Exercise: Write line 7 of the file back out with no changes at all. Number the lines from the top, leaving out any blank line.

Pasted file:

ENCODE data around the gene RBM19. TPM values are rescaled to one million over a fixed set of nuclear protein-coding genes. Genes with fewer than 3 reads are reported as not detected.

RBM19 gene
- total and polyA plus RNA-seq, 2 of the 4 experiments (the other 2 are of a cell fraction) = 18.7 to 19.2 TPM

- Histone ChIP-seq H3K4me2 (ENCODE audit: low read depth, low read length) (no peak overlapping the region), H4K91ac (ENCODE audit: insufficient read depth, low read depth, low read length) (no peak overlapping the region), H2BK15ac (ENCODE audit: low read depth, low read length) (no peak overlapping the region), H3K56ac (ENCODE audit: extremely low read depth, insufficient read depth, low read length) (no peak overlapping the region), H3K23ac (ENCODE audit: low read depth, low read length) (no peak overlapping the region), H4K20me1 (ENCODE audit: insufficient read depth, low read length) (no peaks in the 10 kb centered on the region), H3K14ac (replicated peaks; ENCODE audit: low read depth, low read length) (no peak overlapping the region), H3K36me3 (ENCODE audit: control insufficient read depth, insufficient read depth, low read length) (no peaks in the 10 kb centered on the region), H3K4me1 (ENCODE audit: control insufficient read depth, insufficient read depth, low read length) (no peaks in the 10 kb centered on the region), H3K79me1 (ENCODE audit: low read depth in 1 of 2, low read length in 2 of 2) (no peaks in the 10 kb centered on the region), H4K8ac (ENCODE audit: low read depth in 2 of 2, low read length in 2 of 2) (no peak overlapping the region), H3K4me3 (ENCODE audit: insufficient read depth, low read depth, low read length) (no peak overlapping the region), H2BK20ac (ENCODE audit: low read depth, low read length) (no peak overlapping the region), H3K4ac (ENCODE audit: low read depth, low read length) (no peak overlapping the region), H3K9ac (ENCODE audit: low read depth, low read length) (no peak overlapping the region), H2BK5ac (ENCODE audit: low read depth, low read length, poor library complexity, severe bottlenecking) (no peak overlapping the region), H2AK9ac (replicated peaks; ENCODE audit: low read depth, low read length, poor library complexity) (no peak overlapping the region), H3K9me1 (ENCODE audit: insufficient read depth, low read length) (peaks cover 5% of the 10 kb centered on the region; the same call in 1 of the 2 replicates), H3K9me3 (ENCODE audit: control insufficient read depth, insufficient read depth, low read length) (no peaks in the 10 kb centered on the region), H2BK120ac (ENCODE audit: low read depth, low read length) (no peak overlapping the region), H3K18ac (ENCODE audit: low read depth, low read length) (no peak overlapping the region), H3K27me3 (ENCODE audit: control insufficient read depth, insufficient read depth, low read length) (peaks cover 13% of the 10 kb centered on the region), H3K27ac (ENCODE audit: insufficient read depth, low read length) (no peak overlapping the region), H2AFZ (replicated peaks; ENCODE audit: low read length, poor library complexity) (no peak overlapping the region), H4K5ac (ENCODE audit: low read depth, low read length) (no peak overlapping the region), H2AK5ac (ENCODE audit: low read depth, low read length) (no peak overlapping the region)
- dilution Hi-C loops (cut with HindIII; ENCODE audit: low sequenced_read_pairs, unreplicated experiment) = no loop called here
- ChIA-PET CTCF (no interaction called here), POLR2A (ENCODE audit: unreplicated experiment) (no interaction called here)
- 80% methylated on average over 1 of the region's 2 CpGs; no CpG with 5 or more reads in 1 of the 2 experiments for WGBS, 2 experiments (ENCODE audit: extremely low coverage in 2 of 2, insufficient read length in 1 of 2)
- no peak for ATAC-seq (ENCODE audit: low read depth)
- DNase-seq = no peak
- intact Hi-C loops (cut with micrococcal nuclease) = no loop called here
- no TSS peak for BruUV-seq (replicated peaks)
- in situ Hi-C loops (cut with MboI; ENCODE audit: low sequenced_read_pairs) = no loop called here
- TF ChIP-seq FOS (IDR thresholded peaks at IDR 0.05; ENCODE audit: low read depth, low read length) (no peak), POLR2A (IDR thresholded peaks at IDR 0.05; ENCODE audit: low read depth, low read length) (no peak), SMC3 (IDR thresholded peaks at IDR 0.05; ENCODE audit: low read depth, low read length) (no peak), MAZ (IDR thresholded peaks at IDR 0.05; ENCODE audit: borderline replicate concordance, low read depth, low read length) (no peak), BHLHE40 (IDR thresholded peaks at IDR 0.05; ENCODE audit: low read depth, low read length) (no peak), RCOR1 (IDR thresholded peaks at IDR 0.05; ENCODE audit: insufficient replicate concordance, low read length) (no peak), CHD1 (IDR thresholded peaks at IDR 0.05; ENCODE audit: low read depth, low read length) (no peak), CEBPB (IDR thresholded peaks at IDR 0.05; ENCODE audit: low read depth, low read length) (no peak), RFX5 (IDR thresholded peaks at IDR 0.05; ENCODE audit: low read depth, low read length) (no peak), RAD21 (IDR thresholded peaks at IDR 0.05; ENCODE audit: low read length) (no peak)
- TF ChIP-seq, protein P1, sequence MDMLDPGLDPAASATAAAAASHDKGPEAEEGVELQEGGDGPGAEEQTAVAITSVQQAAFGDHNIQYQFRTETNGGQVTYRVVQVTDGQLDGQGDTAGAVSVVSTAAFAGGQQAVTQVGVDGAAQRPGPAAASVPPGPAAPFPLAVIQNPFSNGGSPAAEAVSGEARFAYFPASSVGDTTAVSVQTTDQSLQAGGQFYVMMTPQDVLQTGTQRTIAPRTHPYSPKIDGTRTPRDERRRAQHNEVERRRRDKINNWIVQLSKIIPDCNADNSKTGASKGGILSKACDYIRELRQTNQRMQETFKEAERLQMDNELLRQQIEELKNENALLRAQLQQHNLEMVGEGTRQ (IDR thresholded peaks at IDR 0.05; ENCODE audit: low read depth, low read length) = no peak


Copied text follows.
- 80% methylated on average over 1 of the region's 2 CpGs; no CpG with 5 or more reads in 1 of the 2 experiments for WGBS, 2 experiments (ENCODE audit: extremely low coverage in 2 of 2, insufficient read length in 1 of 2)